Directions of Policy Research

October 10, 1975

Report Outline
Significance of Policy Research
Development of Independent Research
Trends in Think Tank Activity
Special Focus

Significance of Policy Research

In the 1950s and 1960s, growth was the American religion, and its gospel was R&D. Research and development seemed to open up limitless possibilities for American industry, and it fueled the American imagination as well. The belief was that any problem could be overcome, any goal achieved, if enough brains and money were focused on it. This was an attitude that guided American private enterprise, private life, and public policy.

Americans have learned some painful lessons since then. Most of all, they have learned about the finite. Resources are not limitless; U.S. power to remake the world—at home and abroad—is not absolute. Growth is no longer seen as inherently good, either in business or government. Conservation—of energy, of the environment, of privacy—is now the public preoccupation. America's wealth of human and natural resources remains gigantic, but there is a growing realization that resources in themselves are not enough, and that a resource used unwisely is a resource lost.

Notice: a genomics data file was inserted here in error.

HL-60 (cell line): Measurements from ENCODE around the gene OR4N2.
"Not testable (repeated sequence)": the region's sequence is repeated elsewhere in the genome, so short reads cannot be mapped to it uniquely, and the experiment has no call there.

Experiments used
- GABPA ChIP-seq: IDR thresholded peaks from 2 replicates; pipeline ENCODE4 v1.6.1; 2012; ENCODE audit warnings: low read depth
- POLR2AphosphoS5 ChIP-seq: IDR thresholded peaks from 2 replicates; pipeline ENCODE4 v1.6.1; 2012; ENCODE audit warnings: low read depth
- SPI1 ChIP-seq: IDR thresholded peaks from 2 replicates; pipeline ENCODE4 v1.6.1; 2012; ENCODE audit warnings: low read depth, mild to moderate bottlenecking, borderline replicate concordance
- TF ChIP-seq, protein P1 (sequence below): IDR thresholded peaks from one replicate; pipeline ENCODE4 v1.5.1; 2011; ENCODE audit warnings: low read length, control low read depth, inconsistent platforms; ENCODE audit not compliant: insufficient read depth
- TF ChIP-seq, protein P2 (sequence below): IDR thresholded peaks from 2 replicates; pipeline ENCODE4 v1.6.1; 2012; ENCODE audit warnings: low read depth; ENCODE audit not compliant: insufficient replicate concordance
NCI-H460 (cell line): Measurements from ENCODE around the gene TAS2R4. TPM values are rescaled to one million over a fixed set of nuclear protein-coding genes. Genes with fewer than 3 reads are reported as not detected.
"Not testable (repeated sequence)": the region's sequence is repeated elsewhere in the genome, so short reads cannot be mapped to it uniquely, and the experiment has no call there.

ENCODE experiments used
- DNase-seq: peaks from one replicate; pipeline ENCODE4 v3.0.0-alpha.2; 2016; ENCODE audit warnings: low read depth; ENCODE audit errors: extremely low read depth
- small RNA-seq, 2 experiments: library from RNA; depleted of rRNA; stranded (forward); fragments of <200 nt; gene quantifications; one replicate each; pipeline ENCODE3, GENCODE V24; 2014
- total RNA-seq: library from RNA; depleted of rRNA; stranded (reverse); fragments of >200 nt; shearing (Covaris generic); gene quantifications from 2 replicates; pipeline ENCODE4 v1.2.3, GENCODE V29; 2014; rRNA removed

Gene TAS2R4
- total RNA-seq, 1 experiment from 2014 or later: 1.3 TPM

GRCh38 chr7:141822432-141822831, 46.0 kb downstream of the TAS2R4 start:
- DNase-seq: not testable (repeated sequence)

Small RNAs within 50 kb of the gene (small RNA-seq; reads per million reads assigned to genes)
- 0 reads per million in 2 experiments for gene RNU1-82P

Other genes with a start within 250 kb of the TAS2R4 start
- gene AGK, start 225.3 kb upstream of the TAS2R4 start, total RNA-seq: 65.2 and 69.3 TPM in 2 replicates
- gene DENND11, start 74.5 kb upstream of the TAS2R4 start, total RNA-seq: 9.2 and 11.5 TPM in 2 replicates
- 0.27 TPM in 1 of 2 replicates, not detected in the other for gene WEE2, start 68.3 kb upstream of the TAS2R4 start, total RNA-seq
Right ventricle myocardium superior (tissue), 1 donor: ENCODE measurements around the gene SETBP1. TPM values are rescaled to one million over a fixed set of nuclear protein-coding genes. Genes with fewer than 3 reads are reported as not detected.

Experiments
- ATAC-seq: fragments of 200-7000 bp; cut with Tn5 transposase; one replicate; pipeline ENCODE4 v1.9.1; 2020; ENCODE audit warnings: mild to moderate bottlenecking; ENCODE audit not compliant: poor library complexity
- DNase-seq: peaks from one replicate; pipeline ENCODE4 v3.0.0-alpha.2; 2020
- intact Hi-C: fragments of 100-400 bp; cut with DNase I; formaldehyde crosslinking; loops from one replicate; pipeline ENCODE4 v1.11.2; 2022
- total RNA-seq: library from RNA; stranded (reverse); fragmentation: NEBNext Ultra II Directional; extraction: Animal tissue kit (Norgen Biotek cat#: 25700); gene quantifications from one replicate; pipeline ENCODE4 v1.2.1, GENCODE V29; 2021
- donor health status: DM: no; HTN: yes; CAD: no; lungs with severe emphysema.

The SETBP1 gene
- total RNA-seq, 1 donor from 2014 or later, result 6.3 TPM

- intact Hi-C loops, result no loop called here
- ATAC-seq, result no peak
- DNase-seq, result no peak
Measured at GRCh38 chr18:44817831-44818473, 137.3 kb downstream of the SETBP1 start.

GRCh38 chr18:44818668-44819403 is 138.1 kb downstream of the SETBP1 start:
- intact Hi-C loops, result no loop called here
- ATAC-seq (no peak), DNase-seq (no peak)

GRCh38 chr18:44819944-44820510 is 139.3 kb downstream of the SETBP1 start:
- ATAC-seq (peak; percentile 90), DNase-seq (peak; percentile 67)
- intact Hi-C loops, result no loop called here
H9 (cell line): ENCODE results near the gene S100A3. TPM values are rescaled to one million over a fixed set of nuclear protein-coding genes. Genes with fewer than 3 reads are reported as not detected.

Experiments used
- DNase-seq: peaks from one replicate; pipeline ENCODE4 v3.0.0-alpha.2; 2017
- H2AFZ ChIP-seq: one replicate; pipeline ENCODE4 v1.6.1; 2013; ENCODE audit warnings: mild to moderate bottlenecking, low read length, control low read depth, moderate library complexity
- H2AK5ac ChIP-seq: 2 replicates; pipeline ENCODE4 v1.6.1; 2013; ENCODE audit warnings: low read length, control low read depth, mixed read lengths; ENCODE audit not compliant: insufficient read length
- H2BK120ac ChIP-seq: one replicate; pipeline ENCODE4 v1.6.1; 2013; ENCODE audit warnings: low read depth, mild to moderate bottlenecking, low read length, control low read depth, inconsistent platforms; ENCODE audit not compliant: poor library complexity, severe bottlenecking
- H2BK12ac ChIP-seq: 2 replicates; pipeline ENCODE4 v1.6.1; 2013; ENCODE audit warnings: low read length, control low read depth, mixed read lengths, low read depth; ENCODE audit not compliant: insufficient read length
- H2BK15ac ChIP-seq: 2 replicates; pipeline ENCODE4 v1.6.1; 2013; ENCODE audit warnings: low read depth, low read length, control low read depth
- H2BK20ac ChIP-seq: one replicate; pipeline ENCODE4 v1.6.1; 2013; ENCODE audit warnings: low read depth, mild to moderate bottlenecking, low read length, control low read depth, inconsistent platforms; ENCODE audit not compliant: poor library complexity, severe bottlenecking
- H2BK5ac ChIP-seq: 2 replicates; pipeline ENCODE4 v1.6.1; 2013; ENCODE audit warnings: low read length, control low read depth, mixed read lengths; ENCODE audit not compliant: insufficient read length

Research and development, having lost some of its glitter, nevertheless remains alive and well in this new climate. It has adapted to change and remains a vast and varied field in this country. The National Science Foundation calculates total R&D spending in the United States at $34.3 billion in 1975, or 2.3 per cent of the gross national product—more than half of it paid for by the federal government. This includes basic research, directed toward the broadening of scientific knowledge; applied research, directed toward the practical application of knowledge; and development, the systematic use of scientific knowledge for the production of useful materials, devices, systems or methods. These simple definitions belie the complexity of America's research and development effort, which includes everything from cancer research to computer technology, from the search for new foods and fads to the development of missile systems.

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